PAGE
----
If you are unfamiliar with the subject matter in the above two articles, you may want to dig in and read the Sayings of the Desert Fathers which show the early monastic spiritual tradition, and then compare what you read there to the post-schism “Western Mystics” and contemporary trends in Roman Catholic “spirituality” (though the spiritual field is very broad today in Roman Catholicism, with Roman Catholic Zen Roshis and the like).  From the Orthodox side, there is the Philokalia which shows a consistent spiritual tradition from the 3rd centuries through about the 14th centuries, and then there are the lives of more recent saints such as the Optina Elders in Russia; or saints of the 20th century like St. John (Maximovitch) of San Francisco, St. Nektarios of Aegina, or Elder Joseph the Hesychast.  The lives of Orthodox saints provide the best examples of Orthodox spirituality.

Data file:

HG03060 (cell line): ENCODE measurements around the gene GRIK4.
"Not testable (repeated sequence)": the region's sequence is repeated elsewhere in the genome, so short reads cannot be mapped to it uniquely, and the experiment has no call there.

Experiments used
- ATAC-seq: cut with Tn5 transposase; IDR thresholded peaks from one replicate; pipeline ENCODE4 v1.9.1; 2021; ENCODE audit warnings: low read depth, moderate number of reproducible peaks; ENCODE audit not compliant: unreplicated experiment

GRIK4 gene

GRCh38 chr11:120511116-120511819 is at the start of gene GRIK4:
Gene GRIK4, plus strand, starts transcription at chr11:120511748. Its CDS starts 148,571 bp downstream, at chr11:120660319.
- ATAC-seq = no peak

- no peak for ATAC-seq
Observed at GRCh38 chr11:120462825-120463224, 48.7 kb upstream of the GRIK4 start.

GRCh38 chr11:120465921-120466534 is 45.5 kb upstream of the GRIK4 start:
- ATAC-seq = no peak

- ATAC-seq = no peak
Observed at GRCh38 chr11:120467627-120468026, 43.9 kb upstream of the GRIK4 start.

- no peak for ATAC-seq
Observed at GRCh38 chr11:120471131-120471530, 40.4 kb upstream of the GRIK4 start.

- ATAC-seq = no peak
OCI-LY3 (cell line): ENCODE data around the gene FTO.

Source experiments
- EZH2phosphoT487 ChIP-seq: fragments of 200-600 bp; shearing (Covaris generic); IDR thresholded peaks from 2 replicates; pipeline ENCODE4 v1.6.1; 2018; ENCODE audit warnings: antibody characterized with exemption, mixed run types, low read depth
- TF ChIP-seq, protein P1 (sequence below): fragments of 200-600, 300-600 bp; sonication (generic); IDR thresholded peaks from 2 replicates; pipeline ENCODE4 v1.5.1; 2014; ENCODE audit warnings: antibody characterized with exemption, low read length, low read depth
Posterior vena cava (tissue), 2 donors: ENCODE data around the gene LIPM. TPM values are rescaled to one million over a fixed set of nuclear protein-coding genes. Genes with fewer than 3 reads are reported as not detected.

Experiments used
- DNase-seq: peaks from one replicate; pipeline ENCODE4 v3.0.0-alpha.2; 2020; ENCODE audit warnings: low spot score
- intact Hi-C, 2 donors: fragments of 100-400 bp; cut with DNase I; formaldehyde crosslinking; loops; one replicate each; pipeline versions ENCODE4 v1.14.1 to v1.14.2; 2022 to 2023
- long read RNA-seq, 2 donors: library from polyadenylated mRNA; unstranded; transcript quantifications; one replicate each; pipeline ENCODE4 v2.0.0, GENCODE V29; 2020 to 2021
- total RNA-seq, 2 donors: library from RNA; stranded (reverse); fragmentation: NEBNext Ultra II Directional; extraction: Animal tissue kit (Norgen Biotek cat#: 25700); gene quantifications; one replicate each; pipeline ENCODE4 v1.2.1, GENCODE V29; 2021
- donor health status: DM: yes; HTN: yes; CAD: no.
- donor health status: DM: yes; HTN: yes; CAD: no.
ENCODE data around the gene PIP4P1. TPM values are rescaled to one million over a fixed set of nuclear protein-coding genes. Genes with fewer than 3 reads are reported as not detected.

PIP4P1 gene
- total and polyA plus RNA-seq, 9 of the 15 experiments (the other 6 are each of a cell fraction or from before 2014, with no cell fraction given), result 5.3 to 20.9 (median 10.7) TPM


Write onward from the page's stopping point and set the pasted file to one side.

I was never a Roman Catholic myself, but I nearly became a Benedictine Oblate under a Roman Catholic monastery before entering the Orthodox Church, and at the time I had considered the Catholic Church as well.  I heard many testimonies from Roman Catholic monastics like Thomas Merton who found the scholastic approach to theology and the Spiritual Exercises to be a spiritual dead end.  Many such frustrated monastics have sought “spiritual life” by looking to Hinduism and Buddhism, and so you have  Roman Catholic Zen Roshis influenced by Merton’s own interest in Zen, Roman Catholic monastics who teach a “Christianized” form of Hindu mantra meditation, etc.  What I found in Roman Catholic “spirituality” was that there was a major identity crisis, and a feeling among monastics that they had been somehow cut off from their own rich spiritual heritage.  However, while many return to the writings of the Desert Fathers and other early monastic writings to recover this spiritual heritage, it seems impossible to recover this tradition authentically within Roman Catholicism today.  In some cases the recovery is made within a new pluralistic pan-religious worldview where the Desert Fathers are looked at like Christian Zen Masters and equated with them spiritually (Merton), or wisdom from the Desert Fathers is compared with Hindu and Buddhist “wisdom” in order to create a “new spirituality” that seeks some common spiritual ground with the “World’s Great Spiritual Traditions”.  When I discovered the Orthodox Church and the tradition of the Jesus Prayer, I saw a consistent theology, a consistent worldview, a fully rooted identity that was not in spiritual crisis, and the same spiritual tradition today as in apostolic times.  Sure, I tried to immerse myself in “Orthodox spirituality”, to learn from it without becoming Orthodox, but as many former Protestants and Roman Catholics have testified, this is impossible.  I ultimately was convinced that the Orthodox Church is the true Church, and thereafter it became unbearable not to become part of it.